Guernsey is the global open-ended funds centre of today and tomorrow, says Fiona Le Poidevin, Chief Executive of Guernsey Finance.

The asset management community is undergoing significant change. Stuart Lawson, head of regulatory change and market development at Northern Trust in Guernsey, recently wrote an article highlighting the way in which the ongoing drive to de-risk banks, enhanced reporting triggered by the US Foreign Account Tax Compliance Act (Fatca) and the implementation of the EU Alternative Investment Fund Managers (AIFM) directive all provide fund administrators and custodians with process and technology challenges.

Given this environment and the prospect of further change in the years to come, investment houses will be glad to know that Guernsey is a jurisdiction that not only has a strong heritage in domiciling and servicing funds but it is also able to offer innovative solutions, including for open-ended platforms, to meet the challenges of today and tomorrow.

Global client base

Guernsey has more than 50 years' experience as a funds centre and today the island manages and administers more than 1,000 funds valued at nearly half a trillion US dollars. Guernsey domiciled investment funds are distributed to all corners of the globe.

Guernsey's open-ended funds sector includes approximately $140bn of hedge funds and funds of hedge funds business as well as more traditional equity, bond and money market products.

The popular Guernsey open-ended B scheme is well understood by the investment community for being distributed into many countries around the world including Australia, Hong Kong, Ireland, the Netherlands, South Africa, Sweden and Switzerland. There is a truly global client base, with promoters such as Ashmore, BlueCrest, Citadel, Credit Suisse, FF&P, Investec, Man Group, Marlborough, M&G, Schroders and Unigestion utilising Guernsey open-ended investment platforms.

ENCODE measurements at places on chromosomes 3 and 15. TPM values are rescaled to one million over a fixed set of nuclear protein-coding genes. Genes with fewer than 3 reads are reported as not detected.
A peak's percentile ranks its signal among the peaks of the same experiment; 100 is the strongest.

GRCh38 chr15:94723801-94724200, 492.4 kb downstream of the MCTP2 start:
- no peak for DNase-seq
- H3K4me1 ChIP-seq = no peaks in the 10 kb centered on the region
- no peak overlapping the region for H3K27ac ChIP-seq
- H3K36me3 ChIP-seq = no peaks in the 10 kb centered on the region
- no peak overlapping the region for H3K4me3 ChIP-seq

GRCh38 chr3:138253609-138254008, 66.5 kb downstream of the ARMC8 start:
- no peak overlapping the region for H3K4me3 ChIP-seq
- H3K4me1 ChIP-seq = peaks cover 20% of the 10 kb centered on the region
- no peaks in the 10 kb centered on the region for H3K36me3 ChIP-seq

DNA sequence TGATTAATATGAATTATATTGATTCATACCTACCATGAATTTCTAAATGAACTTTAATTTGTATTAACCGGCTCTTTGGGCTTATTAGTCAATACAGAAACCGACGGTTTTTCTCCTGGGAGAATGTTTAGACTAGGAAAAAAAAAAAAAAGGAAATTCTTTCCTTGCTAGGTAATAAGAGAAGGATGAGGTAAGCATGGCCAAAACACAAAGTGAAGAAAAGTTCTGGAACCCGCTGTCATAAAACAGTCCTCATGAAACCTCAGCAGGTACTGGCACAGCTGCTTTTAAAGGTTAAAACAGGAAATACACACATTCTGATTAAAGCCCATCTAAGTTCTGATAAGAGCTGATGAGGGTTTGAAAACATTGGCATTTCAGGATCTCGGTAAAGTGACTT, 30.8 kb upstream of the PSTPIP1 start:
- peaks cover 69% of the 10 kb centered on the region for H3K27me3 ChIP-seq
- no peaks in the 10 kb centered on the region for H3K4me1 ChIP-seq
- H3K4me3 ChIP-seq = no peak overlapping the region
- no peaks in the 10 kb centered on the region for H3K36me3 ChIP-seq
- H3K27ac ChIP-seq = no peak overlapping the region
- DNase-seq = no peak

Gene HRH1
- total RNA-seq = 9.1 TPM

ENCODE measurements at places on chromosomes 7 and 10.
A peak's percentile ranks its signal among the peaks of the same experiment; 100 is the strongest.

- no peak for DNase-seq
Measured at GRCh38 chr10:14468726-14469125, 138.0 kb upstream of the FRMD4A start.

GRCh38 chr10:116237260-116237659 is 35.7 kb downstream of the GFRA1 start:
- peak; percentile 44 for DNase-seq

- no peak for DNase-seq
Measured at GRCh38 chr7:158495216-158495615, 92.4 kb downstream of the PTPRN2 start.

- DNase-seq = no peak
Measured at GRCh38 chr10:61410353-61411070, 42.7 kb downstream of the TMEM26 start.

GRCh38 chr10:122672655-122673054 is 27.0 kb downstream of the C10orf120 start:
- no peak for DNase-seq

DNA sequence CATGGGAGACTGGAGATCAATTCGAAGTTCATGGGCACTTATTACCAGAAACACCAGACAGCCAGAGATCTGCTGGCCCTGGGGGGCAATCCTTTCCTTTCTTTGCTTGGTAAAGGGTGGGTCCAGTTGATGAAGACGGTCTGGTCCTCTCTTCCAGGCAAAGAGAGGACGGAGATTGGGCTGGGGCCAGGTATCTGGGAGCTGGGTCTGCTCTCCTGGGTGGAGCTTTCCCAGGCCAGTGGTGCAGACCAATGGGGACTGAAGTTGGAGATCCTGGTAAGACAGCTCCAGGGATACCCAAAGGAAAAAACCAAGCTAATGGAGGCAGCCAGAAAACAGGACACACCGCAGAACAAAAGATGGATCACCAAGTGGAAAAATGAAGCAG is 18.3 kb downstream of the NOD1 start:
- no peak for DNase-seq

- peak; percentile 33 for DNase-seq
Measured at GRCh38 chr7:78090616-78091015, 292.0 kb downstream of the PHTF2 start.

The first Chinese currency-focused bond fund, the Renminbi Bond Fund, was established in Guernsey in 2007 as an open-ended fund in a protected cell company (PCC) structure. It was established by UK investment manager Stratton Street Capital, and has delivered five-year returns in excess of 90%. It is listed on the Irish Stock Exchange. Credit Suisse has established a range of single-manager hedge fund products using a Guernsey open-ended PCC which provide investors with opportunities to invest in broadly diversified, actively managed portfolios of insurance linked and other strategies. Since launch in 2007, the vehicle has grown to its current size of over $3.5bn.

Why Guernsey?

The environment in Guernsey is particularly conducive for establishing and servicing open-ended funds:

  • Close proximity to both the UK and Europe but outside of the EU.
  • Political and economic stability with no external debt.